Tuesday 14 June 2016

Inside The Author:How I Juggle Chronic Illness & Writing


I have several chronic conditions and they’re the reason why I pursued writing as a career. I thought that an interesting piece for this blog book tour would be how I manage to juggle being chronically ill while still managing to write. As with most chronic conditions, I have good days and bad days. I even have some bloody awful days. I spend time at the hospital for both appointments and inpatient stays. I see numerous doctors and I will probably never be well enough to hold down a "conventional" job again.

Before I talk about how I manage to write whilst being chronically ill, I should really give you a little information on the main three conditions that affect my life. I have Type One Brittle Asthma, which is a rare form of asthma that affects only 1500 people in the UK. It causes me to have attacks daily, and I am on numerous medications to try and control it, though they’re not very good at doing that. I also have Myalgic Encephalopathy, also known as M.E. This causes me to have cognitive problems, as well as crushing fatigue and many other symptoms. Alongside those two, I have Fibromyalgia, which I'm sure you know is responsible for a lot of the chronic pain I have. On a scale of one to ten, with one being nothing and ten being the worst pain imaginable, I usually sit around a five or six daily. I take medications for all of these conditions and they have a huge impact  upon my day-to-day life. I use a wheelchair 99% of the time and require round the clock care.

As I’ve said previously, being retired from my previous job at the age of nineteen on medical grounds is the reason why I became a writer. Facing a life of nothing but daytime TV and hobbies, I turned to writing as a way to fill the gaps. That was nearly fourteen years ago and I haven't looked back since. However, writing has its own trials and demands and as a disabled person, some of them I’m just unable to meet. Take this blog book tour; it is only something I could dream of doing because I am not required to travel and appear somewhere in person. Doing it online allows me to write the pieces in advance and takes into account that I can't predict how I'll be feeling tomorrow, let alone in six weeks time. Part of being chronically ill is accepting that although you WANT to do something, your body will not always ALLOW you to do so.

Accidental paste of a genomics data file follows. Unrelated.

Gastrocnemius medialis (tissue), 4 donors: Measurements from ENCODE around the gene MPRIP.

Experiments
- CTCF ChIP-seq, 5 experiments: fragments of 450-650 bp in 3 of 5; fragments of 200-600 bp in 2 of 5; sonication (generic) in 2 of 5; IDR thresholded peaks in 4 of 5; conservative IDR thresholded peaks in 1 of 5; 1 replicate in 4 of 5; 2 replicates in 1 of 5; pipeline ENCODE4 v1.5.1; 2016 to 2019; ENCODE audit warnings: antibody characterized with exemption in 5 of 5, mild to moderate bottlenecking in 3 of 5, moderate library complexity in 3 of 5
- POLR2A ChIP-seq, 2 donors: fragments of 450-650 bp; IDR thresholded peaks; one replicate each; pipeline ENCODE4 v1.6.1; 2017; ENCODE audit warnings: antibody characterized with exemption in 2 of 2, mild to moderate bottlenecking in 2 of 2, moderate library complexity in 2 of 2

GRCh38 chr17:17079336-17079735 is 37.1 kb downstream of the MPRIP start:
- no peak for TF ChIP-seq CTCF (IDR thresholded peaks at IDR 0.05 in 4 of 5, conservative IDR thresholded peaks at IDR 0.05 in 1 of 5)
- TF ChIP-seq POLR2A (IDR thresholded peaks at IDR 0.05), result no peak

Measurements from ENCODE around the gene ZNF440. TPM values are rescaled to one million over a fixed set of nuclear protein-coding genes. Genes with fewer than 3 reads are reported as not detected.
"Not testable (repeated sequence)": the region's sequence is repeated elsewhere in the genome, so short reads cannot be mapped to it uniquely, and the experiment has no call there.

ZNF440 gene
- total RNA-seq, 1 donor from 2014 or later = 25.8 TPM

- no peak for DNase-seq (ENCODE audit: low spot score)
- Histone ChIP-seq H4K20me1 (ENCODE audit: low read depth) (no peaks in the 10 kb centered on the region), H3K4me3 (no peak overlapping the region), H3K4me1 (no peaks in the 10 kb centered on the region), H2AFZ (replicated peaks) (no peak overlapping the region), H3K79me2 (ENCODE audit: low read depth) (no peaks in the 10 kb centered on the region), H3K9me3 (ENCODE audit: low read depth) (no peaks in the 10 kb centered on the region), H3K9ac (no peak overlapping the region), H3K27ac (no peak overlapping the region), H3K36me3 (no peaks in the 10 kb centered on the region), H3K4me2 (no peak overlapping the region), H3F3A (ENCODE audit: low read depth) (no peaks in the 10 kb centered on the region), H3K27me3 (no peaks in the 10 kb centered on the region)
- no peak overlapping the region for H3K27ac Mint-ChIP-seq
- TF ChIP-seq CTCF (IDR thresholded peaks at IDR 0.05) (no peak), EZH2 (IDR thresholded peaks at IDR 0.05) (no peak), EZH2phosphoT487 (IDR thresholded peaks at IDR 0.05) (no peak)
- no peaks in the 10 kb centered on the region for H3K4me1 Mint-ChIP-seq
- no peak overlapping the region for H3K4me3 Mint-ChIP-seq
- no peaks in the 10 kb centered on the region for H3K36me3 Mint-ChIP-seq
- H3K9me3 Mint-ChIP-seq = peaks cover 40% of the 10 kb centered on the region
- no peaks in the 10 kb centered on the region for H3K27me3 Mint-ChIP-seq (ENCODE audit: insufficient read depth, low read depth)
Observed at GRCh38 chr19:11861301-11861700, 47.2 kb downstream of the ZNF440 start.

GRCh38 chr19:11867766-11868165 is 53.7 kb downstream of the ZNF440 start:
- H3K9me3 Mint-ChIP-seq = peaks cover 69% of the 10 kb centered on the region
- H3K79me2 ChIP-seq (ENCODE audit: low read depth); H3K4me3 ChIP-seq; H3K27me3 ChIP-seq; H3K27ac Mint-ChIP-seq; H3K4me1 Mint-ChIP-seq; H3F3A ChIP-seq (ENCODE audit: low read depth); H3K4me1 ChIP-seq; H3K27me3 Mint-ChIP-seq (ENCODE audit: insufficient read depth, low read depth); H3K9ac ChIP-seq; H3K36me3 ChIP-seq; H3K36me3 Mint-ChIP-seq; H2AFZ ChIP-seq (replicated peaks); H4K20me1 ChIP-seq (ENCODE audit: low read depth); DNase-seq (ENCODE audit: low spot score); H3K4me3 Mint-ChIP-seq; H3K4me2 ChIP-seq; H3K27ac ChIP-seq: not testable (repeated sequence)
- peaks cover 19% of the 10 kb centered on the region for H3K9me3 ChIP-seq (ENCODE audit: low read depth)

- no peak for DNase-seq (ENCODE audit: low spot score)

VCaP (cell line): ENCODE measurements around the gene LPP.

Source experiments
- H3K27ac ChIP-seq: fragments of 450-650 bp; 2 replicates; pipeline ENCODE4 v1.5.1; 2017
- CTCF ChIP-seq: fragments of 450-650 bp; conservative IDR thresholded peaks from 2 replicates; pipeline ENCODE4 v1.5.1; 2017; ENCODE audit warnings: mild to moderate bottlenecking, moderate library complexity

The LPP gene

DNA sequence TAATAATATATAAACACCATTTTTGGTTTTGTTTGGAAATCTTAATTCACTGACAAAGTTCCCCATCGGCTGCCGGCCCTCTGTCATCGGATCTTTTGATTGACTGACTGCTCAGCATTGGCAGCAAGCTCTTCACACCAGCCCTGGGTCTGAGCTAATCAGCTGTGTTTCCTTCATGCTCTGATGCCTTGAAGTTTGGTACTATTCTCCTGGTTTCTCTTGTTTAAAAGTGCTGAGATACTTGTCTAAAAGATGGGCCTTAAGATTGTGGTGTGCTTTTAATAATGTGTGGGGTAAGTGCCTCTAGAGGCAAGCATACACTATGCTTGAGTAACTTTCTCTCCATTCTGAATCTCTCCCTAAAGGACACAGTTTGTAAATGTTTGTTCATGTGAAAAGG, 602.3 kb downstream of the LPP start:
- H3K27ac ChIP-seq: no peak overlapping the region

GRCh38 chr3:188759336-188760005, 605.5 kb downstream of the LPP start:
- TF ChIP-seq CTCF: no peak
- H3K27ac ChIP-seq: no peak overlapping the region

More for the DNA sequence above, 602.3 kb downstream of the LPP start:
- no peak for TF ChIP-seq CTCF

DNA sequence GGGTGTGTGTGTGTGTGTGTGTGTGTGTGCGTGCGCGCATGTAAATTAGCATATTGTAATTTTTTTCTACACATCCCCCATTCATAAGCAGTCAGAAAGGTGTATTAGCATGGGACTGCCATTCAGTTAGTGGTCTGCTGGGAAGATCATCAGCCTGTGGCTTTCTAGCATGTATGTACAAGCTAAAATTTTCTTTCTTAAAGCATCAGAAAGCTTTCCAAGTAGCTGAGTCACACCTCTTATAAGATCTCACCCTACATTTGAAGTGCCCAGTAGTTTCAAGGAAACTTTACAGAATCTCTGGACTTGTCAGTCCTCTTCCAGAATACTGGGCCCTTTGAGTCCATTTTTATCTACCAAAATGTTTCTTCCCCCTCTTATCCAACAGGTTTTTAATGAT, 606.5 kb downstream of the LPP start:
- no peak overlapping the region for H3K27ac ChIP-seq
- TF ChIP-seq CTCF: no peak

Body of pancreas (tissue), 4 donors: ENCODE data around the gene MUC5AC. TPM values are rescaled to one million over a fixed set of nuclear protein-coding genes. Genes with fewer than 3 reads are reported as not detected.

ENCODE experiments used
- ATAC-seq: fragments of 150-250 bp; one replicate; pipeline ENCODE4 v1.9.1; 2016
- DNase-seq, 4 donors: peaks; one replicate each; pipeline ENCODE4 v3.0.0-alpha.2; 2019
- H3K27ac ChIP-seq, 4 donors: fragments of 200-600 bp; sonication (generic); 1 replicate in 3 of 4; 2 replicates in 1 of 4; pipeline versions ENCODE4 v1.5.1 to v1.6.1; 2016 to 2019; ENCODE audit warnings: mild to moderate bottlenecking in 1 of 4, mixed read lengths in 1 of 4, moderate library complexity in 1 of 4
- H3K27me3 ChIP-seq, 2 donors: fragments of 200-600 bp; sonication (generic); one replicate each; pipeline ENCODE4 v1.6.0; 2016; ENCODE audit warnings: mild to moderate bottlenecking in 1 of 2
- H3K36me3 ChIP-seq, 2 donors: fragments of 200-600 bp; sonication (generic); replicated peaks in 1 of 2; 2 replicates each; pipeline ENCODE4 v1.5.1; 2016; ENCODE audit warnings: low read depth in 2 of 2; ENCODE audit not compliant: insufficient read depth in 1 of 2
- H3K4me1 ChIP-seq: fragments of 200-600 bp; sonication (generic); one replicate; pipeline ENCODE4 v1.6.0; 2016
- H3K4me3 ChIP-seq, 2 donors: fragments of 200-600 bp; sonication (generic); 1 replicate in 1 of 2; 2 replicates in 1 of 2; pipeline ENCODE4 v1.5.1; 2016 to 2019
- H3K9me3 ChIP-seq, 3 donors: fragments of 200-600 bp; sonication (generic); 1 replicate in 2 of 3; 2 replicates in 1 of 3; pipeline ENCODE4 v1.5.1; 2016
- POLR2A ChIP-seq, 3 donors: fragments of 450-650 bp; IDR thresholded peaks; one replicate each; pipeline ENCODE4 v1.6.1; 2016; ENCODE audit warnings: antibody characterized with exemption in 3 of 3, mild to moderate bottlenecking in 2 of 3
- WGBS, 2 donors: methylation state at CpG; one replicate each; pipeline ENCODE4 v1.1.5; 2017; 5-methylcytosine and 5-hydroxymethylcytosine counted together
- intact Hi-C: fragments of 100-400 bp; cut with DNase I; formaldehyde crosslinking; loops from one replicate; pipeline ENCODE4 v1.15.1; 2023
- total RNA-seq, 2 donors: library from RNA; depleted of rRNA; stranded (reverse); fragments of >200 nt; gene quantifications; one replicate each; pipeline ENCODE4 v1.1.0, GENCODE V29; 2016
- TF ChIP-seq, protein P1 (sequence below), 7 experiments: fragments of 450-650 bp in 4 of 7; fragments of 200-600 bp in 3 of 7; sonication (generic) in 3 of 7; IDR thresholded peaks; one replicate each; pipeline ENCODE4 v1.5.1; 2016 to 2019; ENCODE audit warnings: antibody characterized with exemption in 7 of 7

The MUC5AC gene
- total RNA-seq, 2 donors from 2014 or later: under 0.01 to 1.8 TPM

I love writing because it is something I can do whenever I feel I am able. I’m an indie author and work to my own schedule. There are no deadlines to meet, or at least the deadlines are flexible, and it allows me to be productive without damaging my already fragile health. I do work to my own deadlines though; I do something called a "Monthly Sticky Post" on a private journal, where I set myself four chapters every month, two for each book. At first, I tried to go for eight, not realising that I would almost never be able to reach that goal. I would struggle and find myself getting annoyed that I couldn't do something as simple as write. The constant frustration was not good for my mental health. So I made it four, and sometimes I don't even get those done. Other times, I have managed an extra four, something I call my "bonus chapters”. Only once have I gone further than that and managed to do twelve chapters, six of each book, in a two week period.

I am no longer able to write by hand; the Fibromyalgia and M.E have caused weakness and muscle cramps in my hands that mean I can't grip a pen for anything more than a signature. To overcome this, I type my books. There was a time in the early years of my career where I would hand write each chapter and then type it up and edit it as I went. However, I do like being able to write anywhere, and so I brought a laptop, and I recently purchased a tablet that has a large enough screen for me to still type with two hands. This means that when I go into hospital, I can take my notes and my tablet and have everything there for me in case I feel well enough, or am struck my the lighting of inspiration.

I manage my writing alongside my conditions quite well, although I do find it frustrating when I'm too ill to write and I get inspired. It is not unheard of for me to dictate a note to myself to do something with at a later date. Thankfully, this is the age of smart phone, apps, email and many other modern inventions that allow someone like me to work when they are able, and sometimes even when they're not. It's all about finding the balance and making it work. I know that even though I may not be able to do everything I used to be able to do, I will always be a writer, and I will keep writing until I run out of ideas!

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